Donald Trump has taken the nation to the darkest depths of xenophobia and fear-based enmity toward those whose only crime is to not be white, straight, or cisgender. But, sometimes, the hurt comes from places you don’t expect. I have been disappointed to learn over the last few weeks of the hurtful comments Mike Bloomberg made in the past about the transgender community.
I am a Mike Bloomberg supporter because his LGBTQ record and agenda are among the most progressive I have ever seen. For four straight years, his company was rated as one of the best places to work by the Human Rights Campaign's 2020 Corporate Equality Index. For the last 20 years, his company has provided medical, dental, vision, and prescription benefits to same-sex domestic partners in its U.S. workforce. And Bloomberg LP grants the health benefits recommended by the World Professional Association for Transgender Health for those who plan to transition.
Therefore, I was upset when Mike Bloomberg—the candidate I think has the best shot at uniting our country, fighting for LGBTQ equity, and defeating Donald Trump—described the transgender community in a thoughtless way. His remarks were what I hear far too often. As a pastoral counselor, however, I know good people say thoughtless things. We all do it, and people are hurt in the process.
But last week, Mike Bloomberg did something that restored my faith in his leadership. He apologized. Imagine that, a human willing to admit he did the wrong thing and then be humble enough to own his mistake and make it right.
Bloomberg said: “I understand that my words had caused hurt...and those words do not reflect my unwavering support for equality for transgender Americans.” Then he went on to say, “I want to offer my sincerest apologies to the members of the transgender community.”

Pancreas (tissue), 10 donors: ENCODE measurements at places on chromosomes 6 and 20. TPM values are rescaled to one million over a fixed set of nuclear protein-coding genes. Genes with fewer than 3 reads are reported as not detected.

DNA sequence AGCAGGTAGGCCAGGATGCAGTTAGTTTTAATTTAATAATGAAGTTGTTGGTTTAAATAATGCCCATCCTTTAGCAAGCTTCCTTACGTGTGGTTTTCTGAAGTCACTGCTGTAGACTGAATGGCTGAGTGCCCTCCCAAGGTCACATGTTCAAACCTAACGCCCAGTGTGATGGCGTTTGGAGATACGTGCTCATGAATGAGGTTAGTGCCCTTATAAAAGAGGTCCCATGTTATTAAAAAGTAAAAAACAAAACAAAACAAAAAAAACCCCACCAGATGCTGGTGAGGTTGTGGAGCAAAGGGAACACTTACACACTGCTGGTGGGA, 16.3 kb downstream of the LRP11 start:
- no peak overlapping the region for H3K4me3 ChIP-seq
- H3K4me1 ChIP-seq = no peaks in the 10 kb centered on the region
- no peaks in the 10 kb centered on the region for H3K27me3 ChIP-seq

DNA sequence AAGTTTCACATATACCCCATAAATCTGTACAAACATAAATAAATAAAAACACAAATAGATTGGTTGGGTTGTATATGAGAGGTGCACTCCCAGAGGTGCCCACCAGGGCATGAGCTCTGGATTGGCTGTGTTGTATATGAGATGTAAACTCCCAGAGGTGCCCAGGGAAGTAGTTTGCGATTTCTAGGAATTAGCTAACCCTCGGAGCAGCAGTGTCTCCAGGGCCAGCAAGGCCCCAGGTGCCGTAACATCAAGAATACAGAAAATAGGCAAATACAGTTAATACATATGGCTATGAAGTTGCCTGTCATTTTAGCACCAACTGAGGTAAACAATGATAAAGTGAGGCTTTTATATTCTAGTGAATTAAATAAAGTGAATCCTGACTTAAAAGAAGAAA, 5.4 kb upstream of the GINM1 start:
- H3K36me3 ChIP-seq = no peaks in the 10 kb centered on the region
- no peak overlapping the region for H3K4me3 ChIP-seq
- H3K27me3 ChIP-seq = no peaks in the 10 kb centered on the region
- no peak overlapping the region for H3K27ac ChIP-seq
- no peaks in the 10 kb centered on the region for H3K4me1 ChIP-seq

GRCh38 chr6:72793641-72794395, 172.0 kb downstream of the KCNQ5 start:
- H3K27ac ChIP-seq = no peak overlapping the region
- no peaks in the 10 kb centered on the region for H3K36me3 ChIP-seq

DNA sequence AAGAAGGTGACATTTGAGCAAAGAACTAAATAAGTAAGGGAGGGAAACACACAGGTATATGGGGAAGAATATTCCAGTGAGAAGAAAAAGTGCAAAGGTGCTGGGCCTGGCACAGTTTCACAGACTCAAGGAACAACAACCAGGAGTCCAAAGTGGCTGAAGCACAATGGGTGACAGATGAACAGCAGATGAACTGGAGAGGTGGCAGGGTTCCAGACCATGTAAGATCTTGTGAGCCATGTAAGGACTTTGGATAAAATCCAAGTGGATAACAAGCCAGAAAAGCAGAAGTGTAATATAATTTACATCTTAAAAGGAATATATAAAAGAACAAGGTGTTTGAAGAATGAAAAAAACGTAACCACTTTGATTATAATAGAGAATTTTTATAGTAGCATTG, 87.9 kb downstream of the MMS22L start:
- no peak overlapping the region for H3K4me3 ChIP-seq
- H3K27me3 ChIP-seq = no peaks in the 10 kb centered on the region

I have received a lot of hate mail and insensitive comments since I transitioned, but I have not heard many apologies. Mike genuinely and appropriately apologized. That is all we can ask of anybody.
I understand how powerful an apology can be. When I was still a male, I spoke in some of the largest churches in the nation and did not stand up for LGBTQ+ rights, even though I knew that none of those churches were fully supportive of our population. I cannot undo what I did, but I have dedicated my life to lessening the suffering of others. I learned from my mistakes, and so did Mike Bloomberg. What do we have if we do not allow for personal growth and a genuine apology?
Under the Trump presidency, civility has become passé. But through his apology, Mike Bloomberg demonstrated in a very powerful way that he can admit when he is wrong and that he is willing to listen and grow. America needs that kind of self-reflective decency more than ever.
The 2020 presidential election is an existential moment for America. We are voting for more than a president. We are voting for what kind of nation we want to be. Will we love our neighbors and treat others the way we want to be treated, or will fear-based xenophobia win the day? I hope we will respond to our better angels and embrace our diversity as a nation, working to make America a safe and secure place for everyone.
I believe Mike Bloomberg is the candidate who will reverse the setbacks to LGBTQ rights that we have experienced over the past three years. He will pass and sign the Equality Act into law, ensuring that LGBTQ Americans have nondiscrimination protection in a variety of areas, including employment.
In 2020, we must use the power of our hearts to listen when good people see the error of their ways and come forward with heavy hearts and apologize. It is my hope that we all can work together to create a world that encourages people to do justice, love kindness, and walk humbly as citizens of our great nation.
I think electing a capable leader who can admit a mistake and make amends will do wonders to soothe our broken society. That is why I am still voting for Mike Bloomberg.
Main image: Mike Bloomberg at his final Pride parade as New York City mayor in 2013